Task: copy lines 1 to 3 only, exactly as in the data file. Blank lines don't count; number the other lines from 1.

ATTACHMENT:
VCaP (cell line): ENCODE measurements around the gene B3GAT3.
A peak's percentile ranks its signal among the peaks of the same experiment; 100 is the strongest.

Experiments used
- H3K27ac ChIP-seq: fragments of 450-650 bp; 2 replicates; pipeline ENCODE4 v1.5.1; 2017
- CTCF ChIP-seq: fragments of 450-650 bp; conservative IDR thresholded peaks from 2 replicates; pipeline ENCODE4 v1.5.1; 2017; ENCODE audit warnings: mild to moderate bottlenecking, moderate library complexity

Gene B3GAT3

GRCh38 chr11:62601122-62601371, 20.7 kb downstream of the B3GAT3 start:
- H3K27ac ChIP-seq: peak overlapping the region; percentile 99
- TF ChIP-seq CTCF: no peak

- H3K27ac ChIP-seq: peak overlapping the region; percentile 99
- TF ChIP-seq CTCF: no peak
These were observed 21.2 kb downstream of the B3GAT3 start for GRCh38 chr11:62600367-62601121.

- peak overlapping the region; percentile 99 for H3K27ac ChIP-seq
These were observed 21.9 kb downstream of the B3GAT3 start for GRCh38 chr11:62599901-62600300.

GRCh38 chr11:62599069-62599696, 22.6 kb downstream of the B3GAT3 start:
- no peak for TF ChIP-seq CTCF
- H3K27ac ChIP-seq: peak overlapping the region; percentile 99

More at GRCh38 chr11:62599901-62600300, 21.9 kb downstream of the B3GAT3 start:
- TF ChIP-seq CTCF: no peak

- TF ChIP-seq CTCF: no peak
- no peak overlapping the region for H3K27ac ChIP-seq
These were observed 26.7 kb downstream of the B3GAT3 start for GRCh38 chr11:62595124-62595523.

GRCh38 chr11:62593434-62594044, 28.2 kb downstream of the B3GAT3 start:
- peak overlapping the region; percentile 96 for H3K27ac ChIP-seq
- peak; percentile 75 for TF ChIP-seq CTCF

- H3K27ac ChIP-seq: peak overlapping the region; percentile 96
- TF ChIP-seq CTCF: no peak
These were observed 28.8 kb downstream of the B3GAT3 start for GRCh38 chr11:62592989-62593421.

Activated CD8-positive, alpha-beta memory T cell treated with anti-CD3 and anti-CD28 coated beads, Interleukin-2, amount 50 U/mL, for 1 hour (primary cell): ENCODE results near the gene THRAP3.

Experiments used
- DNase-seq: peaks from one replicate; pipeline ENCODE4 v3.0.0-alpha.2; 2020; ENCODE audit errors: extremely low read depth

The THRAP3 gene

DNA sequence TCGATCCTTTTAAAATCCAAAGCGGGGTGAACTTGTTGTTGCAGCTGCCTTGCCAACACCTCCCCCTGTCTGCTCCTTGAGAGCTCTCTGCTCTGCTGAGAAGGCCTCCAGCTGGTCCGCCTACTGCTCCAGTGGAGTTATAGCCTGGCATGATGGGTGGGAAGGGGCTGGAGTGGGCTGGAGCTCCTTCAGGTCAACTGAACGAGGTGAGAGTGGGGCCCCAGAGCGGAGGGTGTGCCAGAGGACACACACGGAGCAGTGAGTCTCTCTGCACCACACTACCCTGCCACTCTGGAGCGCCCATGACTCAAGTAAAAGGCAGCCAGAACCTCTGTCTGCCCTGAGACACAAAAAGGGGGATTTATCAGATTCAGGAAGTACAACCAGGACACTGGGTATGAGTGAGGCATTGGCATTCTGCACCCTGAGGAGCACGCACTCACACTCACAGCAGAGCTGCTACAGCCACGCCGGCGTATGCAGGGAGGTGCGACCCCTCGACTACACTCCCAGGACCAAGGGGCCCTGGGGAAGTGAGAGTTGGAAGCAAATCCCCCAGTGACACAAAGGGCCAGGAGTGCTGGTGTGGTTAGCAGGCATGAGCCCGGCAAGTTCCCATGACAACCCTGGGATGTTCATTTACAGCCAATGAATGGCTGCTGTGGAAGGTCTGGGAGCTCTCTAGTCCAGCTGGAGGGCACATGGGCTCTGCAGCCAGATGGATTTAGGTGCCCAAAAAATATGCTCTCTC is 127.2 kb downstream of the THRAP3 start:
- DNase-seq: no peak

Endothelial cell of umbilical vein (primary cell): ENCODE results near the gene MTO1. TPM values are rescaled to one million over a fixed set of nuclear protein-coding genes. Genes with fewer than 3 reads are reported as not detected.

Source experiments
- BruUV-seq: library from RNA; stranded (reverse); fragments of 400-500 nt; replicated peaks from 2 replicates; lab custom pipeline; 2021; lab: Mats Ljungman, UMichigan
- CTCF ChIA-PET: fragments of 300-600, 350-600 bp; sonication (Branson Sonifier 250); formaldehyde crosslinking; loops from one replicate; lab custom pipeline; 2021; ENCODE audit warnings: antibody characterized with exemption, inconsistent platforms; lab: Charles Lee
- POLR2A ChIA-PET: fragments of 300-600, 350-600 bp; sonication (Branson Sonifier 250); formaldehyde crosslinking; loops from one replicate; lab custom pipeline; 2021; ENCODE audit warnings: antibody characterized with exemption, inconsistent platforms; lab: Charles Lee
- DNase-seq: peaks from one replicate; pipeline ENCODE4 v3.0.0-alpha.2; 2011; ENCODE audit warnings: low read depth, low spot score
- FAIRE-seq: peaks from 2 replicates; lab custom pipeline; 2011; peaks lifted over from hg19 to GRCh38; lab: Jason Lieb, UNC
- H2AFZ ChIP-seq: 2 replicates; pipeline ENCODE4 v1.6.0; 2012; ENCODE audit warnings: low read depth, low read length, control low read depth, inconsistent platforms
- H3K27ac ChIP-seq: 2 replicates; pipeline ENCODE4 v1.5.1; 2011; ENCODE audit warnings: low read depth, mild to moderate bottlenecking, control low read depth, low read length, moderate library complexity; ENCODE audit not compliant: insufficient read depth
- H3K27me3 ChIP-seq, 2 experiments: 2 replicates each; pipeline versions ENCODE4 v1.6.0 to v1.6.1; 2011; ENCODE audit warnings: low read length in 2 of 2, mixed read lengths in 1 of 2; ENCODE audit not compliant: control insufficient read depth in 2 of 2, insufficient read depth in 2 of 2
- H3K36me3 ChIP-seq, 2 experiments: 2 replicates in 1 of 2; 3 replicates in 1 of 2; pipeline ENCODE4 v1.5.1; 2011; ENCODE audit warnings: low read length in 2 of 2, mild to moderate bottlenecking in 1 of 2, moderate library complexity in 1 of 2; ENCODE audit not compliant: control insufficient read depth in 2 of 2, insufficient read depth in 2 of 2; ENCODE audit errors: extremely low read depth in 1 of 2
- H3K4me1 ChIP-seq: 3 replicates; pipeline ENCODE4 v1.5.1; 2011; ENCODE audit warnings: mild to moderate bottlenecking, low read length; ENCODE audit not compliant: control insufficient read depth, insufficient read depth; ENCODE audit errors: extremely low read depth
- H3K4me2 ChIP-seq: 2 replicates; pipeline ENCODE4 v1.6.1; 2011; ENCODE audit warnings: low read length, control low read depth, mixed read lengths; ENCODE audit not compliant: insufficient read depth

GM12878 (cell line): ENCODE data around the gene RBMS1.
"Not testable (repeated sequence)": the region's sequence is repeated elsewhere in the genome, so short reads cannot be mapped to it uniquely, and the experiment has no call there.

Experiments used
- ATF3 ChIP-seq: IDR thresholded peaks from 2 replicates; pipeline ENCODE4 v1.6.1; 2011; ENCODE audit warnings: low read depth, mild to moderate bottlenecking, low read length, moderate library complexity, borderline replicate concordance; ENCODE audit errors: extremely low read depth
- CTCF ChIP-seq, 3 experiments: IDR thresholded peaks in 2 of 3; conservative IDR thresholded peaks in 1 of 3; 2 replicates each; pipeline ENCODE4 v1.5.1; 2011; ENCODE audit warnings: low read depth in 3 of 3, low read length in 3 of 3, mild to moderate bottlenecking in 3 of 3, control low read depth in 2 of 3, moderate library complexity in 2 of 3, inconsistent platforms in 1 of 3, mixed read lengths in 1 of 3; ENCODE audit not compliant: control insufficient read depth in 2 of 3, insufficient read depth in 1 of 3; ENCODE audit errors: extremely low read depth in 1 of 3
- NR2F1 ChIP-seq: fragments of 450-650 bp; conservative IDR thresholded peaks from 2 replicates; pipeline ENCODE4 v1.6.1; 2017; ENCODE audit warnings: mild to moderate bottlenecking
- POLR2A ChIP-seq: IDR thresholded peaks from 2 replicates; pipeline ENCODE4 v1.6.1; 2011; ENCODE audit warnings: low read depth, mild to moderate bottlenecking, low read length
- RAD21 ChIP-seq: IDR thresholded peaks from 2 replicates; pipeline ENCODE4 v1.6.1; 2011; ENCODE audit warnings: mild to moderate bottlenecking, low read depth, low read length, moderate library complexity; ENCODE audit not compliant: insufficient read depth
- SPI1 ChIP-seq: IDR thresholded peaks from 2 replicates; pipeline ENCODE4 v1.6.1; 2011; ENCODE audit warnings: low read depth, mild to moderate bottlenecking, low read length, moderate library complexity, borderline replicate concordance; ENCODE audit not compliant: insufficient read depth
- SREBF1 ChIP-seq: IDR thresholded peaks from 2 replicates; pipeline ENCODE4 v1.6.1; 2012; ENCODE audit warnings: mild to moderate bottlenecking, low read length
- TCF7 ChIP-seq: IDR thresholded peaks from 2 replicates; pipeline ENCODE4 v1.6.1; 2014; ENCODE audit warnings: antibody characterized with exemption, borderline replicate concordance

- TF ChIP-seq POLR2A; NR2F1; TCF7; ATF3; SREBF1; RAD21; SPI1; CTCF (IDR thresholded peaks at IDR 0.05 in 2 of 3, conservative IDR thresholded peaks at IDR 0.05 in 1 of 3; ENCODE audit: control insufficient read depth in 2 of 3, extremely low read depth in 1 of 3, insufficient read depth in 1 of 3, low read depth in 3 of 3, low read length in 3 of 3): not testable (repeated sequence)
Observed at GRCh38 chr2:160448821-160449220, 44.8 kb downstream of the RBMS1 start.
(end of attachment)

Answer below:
VCaP (cell line): ENCODE measurements around the gene B3GAT3.
A peak's percentile ranks its signal among the peaks of the same experiment; 100 is the strongest.

Experiments used